Glastonbury 2010 - party starters and party poopers!
The 40th anniversary of Glastonbury Festival is going to be one that people remember for a long time, but who were the party starters? And what bands won't be getting an invite next time around?
Literally starting the party first thing on Friday, it could have been a pooper. Particularly when we heard that the octogenarian Aussie had a bad throat. But then the animal lover wangs away his didgeridoo and launches into ‘Tie Me Kangeroo Down’ with full force. A pleasant arm waving 40 minutes flies by as Rolf treats us to his expansive back catalogue with the only wobble coming from his customary board. Bonza highlights include ‘Irish Rover’ with ‘Animal Hospital’ interlude and his comedy version of ‘Stairway To Heaven.’ Finishing with a very British ‘Tie Me Kangeroo Down’ to the tune of ‘Land Of Hope And Glory’ it makes you glad that festival flags weren’t banned. DD
Jerry Dammers’ Spatial AKA Orchestra
Dammers could have made it so much easier for himself. All he had to do was rejoin The Specials, plink a few keys and cash a cheque so large that he could have all his teeth replaced, not just the front row he seems to be missing. But instead he’s created avant-garde reggae and dipped into Sunn Ra territory with a full modern orchestra. Switching his time between playing the keyboard and leading the troupe as a conductor, the set was wonderful with Tommy McCook’s ‘Samson’ a joy, a hypnotic version of ‘Ghost Town’ marked delightfully by improvised poetry from Anthony Joseph before Arthur Brown headed up an unrehearsed reggae rendition of ‘Fire’. The orchestra all end up marching through the West Holts field, not something you’d get at the Proms. DF
Pet Shop Boys
Working with top-flight stage directors and choreographers, the Pets have always put on a good show. And on Saturday, whilst Muse were wringing drama from every guitar solo on the Pyramid, Pet Shop Boys put on a considered, honed and refined performance on the Other. Chris Lowe played with gleaming electronics on the right, as Neil Tennant shared the stage with a cast of blockhead dancers who escaped their particularly cubey world through the power of disco (hurrah!). It was stormers such as ‘Go West,’ ‘It’s A Sin’ and ‘Domino Dancing’ (mashed with Coldplay’s ‘If I Ruled The World’) that got the biggest cheers. And typically PSB, they also manage to reduce us to tears with 'Jealousy' with a passionate performance from two core dancers who physically drag us through their love/hate relationship. Genuine dramatic impact. DD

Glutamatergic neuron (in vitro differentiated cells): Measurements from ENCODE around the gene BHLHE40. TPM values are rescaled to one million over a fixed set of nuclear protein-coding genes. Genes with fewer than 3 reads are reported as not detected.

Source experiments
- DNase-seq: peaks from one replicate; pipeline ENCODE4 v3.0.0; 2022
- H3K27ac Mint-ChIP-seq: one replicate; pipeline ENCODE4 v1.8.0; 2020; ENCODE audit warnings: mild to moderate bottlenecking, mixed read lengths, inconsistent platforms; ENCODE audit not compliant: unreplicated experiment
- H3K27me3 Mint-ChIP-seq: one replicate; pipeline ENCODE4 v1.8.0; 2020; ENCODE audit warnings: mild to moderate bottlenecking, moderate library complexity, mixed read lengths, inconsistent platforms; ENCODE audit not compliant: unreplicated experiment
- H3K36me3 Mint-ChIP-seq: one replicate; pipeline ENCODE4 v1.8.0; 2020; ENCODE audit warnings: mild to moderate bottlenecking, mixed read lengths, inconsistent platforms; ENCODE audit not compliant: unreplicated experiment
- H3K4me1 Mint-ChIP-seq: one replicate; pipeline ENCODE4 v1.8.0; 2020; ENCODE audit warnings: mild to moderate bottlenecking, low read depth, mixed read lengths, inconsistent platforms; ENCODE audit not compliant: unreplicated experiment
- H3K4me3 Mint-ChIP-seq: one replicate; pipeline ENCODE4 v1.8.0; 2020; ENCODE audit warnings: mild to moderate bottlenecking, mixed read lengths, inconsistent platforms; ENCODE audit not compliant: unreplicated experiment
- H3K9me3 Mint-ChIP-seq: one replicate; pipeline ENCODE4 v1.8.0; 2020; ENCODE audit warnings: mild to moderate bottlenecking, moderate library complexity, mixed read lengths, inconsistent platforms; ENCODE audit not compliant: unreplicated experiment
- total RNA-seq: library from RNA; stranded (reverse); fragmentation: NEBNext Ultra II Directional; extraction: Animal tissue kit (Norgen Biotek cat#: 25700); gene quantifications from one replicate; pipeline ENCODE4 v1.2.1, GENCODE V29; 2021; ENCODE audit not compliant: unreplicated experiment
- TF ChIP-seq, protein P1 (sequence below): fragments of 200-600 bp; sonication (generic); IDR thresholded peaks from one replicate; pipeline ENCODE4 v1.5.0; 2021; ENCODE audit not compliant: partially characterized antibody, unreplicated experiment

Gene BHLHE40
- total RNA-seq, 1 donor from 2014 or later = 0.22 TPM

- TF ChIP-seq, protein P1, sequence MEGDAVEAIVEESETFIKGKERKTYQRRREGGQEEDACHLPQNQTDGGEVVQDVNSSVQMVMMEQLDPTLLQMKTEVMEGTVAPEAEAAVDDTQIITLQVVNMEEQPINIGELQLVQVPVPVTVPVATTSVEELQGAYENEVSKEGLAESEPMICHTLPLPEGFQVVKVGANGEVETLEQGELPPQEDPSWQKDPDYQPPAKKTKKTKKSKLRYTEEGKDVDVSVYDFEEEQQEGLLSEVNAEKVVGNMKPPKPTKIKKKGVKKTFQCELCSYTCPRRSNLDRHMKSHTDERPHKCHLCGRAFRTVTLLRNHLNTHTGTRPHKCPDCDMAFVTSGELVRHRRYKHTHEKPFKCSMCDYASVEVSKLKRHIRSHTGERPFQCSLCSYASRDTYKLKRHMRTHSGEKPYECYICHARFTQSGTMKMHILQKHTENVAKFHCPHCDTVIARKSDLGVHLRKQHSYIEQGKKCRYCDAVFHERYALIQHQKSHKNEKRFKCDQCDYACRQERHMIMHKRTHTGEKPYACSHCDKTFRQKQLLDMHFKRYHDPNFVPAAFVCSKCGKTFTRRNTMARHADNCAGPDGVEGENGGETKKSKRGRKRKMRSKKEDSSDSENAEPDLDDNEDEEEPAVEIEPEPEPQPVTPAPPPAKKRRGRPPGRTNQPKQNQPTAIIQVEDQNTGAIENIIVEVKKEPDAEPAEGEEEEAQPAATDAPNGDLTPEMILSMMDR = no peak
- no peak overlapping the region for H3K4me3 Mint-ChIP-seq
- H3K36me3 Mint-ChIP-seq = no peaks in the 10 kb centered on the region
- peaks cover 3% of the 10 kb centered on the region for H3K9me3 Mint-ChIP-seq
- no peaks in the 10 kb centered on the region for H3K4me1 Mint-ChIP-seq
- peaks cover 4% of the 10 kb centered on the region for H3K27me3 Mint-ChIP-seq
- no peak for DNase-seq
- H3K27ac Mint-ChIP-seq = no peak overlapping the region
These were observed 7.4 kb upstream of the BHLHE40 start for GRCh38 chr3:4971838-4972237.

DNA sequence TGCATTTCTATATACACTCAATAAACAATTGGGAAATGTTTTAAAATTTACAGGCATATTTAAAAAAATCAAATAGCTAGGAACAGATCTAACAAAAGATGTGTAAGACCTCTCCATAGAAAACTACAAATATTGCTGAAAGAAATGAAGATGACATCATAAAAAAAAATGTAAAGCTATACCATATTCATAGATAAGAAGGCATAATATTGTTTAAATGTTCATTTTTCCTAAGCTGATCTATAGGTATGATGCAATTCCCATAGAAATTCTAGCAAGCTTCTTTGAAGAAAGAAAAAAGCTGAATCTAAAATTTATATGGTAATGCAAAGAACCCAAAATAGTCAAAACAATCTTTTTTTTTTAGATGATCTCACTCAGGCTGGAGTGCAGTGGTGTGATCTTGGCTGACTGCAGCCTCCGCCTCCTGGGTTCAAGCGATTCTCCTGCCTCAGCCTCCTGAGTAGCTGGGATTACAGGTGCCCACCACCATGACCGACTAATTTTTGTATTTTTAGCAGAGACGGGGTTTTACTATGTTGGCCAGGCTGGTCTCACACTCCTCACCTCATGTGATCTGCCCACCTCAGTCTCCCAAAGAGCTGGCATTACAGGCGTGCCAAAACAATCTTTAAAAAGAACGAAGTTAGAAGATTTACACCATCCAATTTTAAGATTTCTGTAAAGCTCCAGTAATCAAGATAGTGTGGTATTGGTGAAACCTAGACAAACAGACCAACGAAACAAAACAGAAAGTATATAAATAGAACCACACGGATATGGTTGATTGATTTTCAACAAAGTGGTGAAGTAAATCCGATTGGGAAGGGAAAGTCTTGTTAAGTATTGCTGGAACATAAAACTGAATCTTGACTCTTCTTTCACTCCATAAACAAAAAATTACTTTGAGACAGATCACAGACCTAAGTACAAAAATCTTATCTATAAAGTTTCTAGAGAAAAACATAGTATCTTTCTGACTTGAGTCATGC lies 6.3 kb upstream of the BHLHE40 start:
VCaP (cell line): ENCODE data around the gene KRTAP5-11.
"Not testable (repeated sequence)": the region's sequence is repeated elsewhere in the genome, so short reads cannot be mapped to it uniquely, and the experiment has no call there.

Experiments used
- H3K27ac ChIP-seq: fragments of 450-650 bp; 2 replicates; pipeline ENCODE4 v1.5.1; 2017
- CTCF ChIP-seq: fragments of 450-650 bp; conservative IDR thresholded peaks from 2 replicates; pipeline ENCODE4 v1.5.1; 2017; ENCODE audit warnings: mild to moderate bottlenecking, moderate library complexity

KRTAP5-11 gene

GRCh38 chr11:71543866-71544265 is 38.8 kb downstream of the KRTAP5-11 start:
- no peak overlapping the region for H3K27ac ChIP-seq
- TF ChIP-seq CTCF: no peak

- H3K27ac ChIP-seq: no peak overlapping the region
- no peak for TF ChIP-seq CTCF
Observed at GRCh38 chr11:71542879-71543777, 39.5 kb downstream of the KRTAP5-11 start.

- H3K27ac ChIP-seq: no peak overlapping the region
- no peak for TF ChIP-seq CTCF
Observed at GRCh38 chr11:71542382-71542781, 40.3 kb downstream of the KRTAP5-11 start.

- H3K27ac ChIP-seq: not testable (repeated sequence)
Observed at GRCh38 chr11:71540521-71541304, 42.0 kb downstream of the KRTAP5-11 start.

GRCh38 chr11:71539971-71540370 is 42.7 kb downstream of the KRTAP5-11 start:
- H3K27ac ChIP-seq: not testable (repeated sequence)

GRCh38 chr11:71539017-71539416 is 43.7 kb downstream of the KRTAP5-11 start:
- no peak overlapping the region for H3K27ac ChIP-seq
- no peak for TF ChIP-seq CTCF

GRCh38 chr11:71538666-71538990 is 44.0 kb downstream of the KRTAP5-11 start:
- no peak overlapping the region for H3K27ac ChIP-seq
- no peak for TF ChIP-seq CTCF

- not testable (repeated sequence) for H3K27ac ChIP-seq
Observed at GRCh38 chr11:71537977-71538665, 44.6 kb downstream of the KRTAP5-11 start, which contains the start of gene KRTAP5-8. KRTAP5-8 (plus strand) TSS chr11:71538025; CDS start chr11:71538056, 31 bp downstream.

Having brought together his Fantasy Funk Band in the opposing tent the night before, the former-Red Dwarf man took centre stage on Sunday in Cubehenge – an illuminating, Tetris-style Stonehenge throbbing in the Dance Village. Bobbing side to side like a boxer, Charles had to use a towel to wipe his sweat-filled brow as he MCed, played air bass guitar and horns through a set of modern funk and soul classics. His dancing was as infectious as his tunes with Curtis Mayfield, James Brown and The Apples among the tracks that set the scene for Stevie Wonder an hour or so later. DF
For its 40-year anniversary the Sunday night closer had to be special. And what better way to spend it than with the debut of a true legend? Stevie Wonder stuck almost entirely to his classic period - two and a half hours are crammed with pitch perfect hits including ‘Uptight’, ‘Signed, Sealed, Delivered’ and ‘Superstition.’ Star status eccentricities are forgiven – such as the weird section where he drank a magic potion and became Little Stevie Wonder for ‘Fingertips (Part 2)’, only for it to fall over when he said the word “magic” by accident. Wonder even dipped into his questionable 1980s back catalogue with ‘I Just Called’ and the show’s closer ‘Happy Birthday'. Appropriately Michael Eavis came on stage for this to add his atonal, Somerset burred voice to proceedings, leading Stevie to proclaim: “Man, he flat.” Flat Eavis may be but with 40 years under his belt he shows no signs of fading. DD
Mariachi el Bronx
Mariachi music evolved from the heat of Mexico, maybe that was why Mariachi El Bronx’s early afternoon set at a sweltering West Holts stage on Friday just sounded so refreshing. In full traditional garb, the punk band treated sun-seekers and overwhelmed loungers to a bopping ‘Slave Labor’ but it was ‘Cell Mates’ that impressed most in an enjoyable 30 minutes. DF
It’s not that we’ve gone off Hot Chip but that we had to leave Thom Yorke’s surprise set to watch them. Maybe feeling like they were in competition with Yorke made the Chips stick to their bounciest songs but this meant that their show lacks balance. Inversely, their traditional festival fancy dress was more subtle and stripped down than previous outings - Alexis wearing a Pearly King style baseball cap, which made him look like he’s on day release from a cockney asylum. However, in the post-Yorke mood we’re in, if Alexis came on with full on prosthetics and started zapping the crowd by puking lasers a la ‘I Feel Better’ it would still probably fail to impress. DD
Thursday night, following two packed sets from Boy George and Beardyman, rising dubstep star Joy Orbison took to the decks at witching hour. But as a pre-cursor for all the stages opening on the Friday morning, the show simply didn’t deliver any punch. His own remix of Four Tet’s ‘Love Cry’ was one of few highlights in a set that swung between stagnant garage and fumbling dubstep and when INXS’ ‘Need You Tonight’ falls out the speakers it suddenly became time to leave. DF
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